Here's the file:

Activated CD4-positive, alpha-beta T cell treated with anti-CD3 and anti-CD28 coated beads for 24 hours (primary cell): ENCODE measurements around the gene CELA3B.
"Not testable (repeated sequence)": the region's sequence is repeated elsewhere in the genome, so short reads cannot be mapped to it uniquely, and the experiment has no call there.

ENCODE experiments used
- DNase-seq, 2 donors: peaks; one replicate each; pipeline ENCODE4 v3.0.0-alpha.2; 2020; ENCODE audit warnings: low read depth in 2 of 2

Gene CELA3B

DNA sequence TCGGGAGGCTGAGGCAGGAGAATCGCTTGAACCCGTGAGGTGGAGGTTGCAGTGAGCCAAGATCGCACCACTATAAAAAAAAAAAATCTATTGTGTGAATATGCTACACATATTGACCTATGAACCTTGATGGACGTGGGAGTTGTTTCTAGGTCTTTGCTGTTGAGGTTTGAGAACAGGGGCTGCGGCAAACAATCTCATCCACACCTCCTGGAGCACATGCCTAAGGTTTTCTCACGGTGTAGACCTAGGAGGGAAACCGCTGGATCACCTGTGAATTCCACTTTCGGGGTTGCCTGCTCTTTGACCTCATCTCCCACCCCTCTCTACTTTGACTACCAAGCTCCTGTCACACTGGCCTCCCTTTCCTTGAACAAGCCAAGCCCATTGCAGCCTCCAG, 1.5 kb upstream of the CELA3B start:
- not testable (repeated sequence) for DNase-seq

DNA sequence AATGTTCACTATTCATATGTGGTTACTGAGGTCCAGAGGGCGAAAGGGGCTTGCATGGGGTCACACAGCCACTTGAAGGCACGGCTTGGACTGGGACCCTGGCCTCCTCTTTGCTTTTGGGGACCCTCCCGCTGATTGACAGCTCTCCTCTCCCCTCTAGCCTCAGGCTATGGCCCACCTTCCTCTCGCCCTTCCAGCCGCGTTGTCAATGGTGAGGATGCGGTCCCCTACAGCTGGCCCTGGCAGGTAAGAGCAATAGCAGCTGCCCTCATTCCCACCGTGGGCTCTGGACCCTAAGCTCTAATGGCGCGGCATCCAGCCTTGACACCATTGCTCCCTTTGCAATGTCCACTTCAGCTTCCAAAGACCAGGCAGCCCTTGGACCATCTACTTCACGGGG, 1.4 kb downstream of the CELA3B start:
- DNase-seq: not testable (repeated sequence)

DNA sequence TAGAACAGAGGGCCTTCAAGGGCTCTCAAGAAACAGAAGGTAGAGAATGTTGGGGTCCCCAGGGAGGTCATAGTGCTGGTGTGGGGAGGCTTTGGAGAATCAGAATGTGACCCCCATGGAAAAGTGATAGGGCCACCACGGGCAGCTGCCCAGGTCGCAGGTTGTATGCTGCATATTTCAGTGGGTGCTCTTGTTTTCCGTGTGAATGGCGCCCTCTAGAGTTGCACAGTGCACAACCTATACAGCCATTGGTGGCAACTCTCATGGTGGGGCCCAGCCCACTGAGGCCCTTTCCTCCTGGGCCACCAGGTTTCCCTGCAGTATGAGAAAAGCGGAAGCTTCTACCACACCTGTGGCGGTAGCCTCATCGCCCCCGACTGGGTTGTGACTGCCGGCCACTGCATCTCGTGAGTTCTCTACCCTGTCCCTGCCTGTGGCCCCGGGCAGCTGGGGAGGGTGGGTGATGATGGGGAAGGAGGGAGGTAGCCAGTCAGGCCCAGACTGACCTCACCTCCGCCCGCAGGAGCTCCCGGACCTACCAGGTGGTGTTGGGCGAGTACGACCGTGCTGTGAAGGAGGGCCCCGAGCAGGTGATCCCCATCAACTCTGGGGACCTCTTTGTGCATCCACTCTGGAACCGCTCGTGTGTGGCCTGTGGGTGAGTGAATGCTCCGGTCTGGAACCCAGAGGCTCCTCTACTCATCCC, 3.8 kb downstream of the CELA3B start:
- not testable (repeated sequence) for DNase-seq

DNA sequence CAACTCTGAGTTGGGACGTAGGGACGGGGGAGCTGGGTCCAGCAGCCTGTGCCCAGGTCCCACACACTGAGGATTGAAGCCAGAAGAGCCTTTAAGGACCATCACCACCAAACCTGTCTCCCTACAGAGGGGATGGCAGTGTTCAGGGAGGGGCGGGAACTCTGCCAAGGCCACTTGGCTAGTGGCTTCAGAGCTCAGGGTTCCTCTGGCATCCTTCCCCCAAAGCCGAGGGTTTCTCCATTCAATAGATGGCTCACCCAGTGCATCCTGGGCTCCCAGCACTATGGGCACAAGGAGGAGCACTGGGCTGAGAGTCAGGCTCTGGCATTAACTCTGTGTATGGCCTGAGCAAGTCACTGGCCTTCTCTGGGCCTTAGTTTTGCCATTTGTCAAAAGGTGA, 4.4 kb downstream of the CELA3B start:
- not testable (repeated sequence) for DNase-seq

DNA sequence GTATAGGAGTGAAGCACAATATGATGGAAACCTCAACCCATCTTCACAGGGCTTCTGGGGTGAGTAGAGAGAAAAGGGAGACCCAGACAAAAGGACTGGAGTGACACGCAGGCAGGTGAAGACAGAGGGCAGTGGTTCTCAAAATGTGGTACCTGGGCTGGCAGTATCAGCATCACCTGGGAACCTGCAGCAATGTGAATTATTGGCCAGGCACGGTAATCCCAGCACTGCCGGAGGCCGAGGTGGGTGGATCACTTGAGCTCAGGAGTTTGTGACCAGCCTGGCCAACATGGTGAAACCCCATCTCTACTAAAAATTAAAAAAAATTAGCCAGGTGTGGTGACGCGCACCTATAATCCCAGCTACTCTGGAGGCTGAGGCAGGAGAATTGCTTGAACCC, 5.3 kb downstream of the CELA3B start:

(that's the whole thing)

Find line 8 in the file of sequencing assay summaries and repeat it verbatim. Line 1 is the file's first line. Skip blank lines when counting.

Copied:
DNA sequence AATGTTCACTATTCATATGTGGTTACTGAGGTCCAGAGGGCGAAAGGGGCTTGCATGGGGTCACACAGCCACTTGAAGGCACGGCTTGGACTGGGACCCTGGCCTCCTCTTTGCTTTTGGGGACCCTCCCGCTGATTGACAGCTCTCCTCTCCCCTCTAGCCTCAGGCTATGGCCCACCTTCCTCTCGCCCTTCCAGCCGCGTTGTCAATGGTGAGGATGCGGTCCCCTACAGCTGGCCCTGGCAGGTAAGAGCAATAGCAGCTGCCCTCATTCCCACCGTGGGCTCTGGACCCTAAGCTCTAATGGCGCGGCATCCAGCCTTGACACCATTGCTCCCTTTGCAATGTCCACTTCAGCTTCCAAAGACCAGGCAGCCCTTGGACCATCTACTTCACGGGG, 1.4 kb downstream of the CELA3B start: